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If this is nearly the end, it sure looks an awful lot like the beginning.

The sad saga of the Phoenix Coyotes, after all, started not with Jim Balsillie's offer to buy the NHL franchise out of bankruptcy and move it to Copps Coliseum in Hamilton - now bogged down after a discouraging ruling from Judge Redfield T. Baum on Monday.

Rather, it began with a team that had hemorrhaged cash during every second of its existence in the desert, with an owner who had lost faith along with close to a $100-million (U.S.) over the past four seasons, without any concrete hope for salvation.

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Trace it back even further, if you like, to the NHL's entire U.S. Sunbelt strategy, but the most logical starting point is a year ago, when it became clear that Coyotes owner Jerry Moyes was at the end of his rope - pushed toward that point by an economy just beginning its freefall - and that someone else was going to have to start paying the team's bills.

Had NHL commissioner Gary Bettman and company found a patsy, the path would never have been opened for Balsillie and his legal team. Had anyone been willing to step up as the Phoenix owner during the months the commissioner was banging on every door and calling in every marker imaginable, there would have been no bankruptcy filing, no airing of the balance sheets, no need for the NHL to fight tooth and nail to retain control of the Coyotes' destiny.

The league has won a battle here - an expensive, embarrassing one. But claiming the spoils means returning to square one.

Still, the franchise is bankrupt. Still, the judge is going to be looking for an offer that satisfies the creditors. Still, there is nothing on the table that would keep the team in the Phoenix suburb of Glendale and greatly simplify Baum's task.

The list of those who believe it can succeed there must be a very short one indeed. Bettman says there are four "expressions of interest" in buying the team and keeping it in Arizona, but Baum didn't put much stock in that, and only one of those "expressions" - from Chicago White Sox and Chicago Bulls owner Jerry Reinsdorf - seems even quasi-legitimate.

(Unless B.C. Lions owner David Braley is lurking in the wings as someone's secret financier.)

If he's really in at all, Reinsdorf must be in bargain-hunting mode. He could have bought the team any time, but chose to wait for the Coyotes' death throes before even beginning to kick the tires.

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Presumably he will put up cash only if it's one sweetheart of a deal, which would involve huge annual operating subsidies from the fine people of Glendale, surely a dicey political proposition in this world.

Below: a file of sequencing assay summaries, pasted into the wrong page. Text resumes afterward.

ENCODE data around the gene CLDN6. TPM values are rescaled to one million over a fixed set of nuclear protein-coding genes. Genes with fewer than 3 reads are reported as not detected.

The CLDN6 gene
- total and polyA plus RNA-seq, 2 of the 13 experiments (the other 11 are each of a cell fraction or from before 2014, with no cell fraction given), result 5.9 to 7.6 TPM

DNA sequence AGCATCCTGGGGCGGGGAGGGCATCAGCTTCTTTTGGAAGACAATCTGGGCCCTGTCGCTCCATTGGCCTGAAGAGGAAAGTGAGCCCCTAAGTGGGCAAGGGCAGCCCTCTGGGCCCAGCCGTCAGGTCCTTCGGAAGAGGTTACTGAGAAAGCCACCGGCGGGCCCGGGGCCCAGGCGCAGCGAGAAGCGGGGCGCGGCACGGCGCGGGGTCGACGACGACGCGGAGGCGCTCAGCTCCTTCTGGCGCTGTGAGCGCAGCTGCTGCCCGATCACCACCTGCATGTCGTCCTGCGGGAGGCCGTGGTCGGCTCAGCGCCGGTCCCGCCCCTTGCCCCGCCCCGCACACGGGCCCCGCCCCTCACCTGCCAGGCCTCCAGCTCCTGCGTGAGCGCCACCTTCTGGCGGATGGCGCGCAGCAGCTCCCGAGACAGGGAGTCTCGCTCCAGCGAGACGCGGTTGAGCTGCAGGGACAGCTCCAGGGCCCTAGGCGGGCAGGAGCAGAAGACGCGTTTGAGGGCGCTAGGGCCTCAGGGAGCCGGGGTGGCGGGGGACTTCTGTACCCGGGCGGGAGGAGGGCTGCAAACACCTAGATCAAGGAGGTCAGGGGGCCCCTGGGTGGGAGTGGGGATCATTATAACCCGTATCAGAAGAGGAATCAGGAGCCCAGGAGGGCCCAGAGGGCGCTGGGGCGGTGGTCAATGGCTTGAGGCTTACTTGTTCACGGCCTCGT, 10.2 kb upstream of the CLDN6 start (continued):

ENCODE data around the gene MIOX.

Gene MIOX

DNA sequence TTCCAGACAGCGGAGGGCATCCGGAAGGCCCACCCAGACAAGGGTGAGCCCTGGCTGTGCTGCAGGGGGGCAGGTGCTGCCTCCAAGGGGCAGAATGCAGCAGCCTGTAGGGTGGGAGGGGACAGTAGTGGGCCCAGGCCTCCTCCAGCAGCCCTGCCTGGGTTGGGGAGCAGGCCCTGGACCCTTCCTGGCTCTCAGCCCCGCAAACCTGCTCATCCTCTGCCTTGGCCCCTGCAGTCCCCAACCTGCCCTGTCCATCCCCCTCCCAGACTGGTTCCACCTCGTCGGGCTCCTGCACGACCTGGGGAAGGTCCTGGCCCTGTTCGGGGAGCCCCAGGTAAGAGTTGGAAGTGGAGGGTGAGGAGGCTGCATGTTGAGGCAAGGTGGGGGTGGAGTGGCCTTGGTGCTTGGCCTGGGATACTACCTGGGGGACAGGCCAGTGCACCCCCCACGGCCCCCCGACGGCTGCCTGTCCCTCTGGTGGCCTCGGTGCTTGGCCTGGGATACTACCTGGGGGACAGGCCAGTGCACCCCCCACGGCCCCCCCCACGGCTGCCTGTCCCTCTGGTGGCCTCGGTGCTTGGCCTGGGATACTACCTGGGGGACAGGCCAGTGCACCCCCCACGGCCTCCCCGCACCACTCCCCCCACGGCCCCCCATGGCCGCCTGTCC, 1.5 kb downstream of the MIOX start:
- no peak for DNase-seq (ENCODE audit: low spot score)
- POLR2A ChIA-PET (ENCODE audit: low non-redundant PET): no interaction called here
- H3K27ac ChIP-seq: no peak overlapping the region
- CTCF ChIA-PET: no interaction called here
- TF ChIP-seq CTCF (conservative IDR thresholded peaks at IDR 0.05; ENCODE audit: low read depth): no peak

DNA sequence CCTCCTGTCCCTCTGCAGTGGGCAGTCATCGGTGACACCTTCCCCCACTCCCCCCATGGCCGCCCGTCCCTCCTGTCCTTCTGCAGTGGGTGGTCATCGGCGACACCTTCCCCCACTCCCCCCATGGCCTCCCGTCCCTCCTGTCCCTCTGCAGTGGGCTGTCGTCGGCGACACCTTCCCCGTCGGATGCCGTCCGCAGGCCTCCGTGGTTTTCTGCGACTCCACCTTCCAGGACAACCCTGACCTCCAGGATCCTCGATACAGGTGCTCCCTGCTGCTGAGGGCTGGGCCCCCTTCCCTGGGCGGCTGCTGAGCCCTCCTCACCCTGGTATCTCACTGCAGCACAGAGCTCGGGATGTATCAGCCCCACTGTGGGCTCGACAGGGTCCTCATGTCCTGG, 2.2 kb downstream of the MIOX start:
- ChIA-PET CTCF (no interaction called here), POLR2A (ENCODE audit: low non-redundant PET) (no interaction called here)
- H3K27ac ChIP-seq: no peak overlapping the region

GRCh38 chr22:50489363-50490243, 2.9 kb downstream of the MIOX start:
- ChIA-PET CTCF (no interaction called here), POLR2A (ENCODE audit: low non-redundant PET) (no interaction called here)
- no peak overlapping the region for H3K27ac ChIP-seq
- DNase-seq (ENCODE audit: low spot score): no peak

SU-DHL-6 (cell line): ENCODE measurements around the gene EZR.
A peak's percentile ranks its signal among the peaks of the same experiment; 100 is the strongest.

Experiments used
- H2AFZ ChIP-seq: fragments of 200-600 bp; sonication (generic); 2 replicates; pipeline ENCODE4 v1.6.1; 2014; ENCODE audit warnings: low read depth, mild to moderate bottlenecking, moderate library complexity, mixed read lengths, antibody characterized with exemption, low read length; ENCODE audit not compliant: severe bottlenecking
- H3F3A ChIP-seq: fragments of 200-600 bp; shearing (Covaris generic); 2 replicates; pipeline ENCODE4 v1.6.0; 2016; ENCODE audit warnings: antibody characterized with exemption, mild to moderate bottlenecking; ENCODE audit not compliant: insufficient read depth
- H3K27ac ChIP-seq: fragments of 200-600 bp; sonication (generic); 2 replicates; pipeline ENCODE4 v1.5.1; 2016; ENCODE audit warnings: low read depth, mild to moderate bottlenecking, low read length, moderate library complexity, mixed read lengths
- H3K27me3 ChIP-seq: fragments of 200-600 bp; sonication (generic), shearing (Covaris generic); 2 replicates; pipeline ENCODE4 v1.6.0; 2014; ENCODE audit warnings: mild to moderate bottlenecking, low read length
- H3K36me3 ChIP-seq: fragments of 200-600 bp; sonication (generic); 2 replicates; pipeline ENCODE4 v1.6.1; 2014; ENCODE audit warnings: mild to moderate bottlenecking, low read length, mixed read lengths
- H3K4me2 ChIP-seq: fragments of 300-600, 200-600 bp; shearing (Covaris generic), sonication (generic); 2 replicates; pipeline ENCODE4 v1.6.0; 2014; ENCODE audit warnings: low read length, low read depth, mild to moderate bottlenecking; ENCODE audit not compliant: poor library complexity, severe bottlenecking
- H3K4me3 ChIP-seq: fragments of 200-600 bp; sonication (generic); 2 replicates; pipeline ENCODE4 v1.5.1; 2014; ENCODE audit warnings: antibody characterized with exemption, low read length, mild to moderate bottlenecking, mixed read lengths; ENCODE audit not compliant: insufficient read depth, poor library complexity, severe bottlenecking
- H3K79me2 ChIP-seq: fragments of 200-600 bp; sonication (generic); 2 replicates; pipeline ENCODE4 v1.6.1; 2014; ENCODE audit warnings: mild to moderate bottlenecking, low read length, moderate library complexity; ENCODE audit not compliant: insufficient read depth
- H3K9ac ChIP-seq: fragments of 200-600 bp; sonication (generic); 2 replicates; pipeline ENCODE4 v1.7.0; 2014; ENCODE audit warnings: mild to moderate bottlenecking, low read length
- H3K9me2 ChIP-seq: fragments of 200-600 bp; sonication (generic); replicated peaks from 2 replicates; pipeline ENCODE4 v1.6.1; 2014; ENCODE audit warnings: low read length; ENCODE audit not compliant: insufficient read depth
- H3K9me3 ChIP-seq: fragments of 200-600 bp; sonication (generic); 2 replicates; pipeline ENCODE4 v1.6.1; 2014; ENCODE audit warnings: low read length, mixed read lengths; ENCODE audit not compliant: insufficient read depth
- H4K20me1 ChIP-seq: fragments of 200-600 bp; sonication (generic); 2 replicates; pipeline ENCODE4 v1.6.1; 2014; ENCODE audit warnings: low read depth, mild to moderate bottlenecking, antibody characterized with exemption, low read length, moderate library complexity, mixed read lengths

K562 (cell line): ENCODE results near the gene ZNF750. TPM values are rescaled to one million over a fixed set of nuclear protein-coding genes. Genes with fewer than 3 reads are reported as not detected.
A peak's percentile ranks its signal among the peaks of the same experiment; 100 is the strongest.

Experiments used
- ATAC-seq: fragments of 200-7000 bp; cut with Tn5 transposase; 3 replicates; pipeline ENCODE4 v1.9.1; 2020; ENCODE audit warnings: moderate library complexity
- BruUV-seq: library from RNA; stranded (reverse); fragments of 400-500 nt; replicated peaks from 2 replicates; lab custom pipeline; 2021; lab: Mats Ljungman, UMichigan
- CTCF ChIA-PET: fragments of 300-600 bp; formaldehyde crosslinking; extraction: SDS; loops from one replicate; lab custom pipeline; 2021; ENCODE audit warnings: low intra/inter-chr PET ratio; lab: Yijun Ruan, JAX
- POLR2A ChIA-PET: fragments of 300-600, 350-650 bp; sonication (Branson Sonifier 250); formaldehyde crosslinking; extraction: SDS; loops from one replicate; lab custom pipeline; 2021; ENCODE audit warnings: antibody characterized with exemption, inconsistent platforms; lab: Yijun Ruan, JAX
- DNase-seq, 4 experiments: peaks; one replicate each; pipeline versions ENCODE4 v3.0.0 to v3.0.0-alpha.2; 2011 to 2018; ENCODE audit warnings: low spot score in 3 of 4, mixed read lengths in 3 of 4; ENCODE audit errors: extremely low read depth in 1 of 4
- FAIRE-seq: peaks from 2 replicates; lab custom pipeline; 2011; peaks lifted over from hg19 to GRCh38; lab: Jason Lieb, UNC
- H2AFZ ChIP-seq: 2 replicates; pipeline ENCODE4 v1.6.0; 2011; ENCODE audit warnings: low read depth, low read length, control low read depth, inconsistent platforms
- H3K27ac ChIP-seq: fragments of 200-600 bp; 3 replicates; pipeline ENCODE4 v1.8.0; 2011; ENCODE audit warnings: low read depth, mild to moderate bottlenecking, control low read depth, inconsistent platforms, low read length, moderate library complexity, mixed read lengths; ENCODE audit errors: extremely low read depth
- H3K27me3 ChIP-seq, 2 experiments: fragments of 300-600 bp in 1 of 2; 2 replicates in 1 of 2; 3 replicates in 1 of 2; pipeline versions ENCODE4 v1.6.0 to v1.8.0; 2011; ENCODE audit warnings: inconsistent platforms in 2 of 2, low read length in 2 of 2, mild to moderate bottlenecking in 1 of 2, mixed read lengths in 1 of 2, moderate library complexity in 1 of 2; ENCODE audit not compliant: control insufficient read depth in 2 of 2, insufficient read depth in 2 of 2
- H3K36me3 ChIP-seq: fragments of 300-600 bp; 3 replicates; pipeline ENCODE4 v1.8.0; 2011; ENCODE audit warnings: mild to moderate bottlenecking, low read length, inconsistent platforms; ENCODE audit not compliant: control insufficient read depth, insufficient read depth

And that's where Balsillie still finds hope.

Maybe there's a winning legal strategy left. Maybe they can still try to pin the NHL into an antitrust corner over its relocation policy. Certainly there are lawyers willing to carry on that fight.

But that has to be a long shot. A far better bet would seem to involve simply sitting back and waiting.

The NHL couldn't solve the Coyotes' problems behind closed doors. It's a reasonable assumption that it might not be able to solve them now, under the gaze of a U.S. Bankruptcy Court judge who is charged with the task of protecting the creditors.

No acceptable Arizona solution means that eventually there will be an auction of the Coyotes as a portable asset. Others would enter into the bidding then - there's a brand-new building in Kansas City, there are at least faint hopes in Las Vegas and perhaps elsewhere, and there is a whole bunch of interest in a second NHL team in Toronto - but no other potential bidder has the combination of Balsillie's resources and an acceptable arena in the middle of the continent's best NHL market.

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In that scenario, if the NHL wouldn't approve the co-CEO of Research In Motion as an owner or approve Hamilton as a location, the league would have to justify that decision before the judge - which again raises the antitrust spectre.

So yes, this is where we came in.

The ball is back in Bettman's court. And the clock is ticking.

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About the Author
Sports columnist

Hamilton-born Stephen Brunt started at The Globe as an arts intern in 1982, after attending journalism school at the University of Western Ontario. He then worked in news, covering the 1984 election, and began to write for the sports section in 1985. His 1988 series on negligence and corruption in boxing won him the Michener award for public service journalism. More

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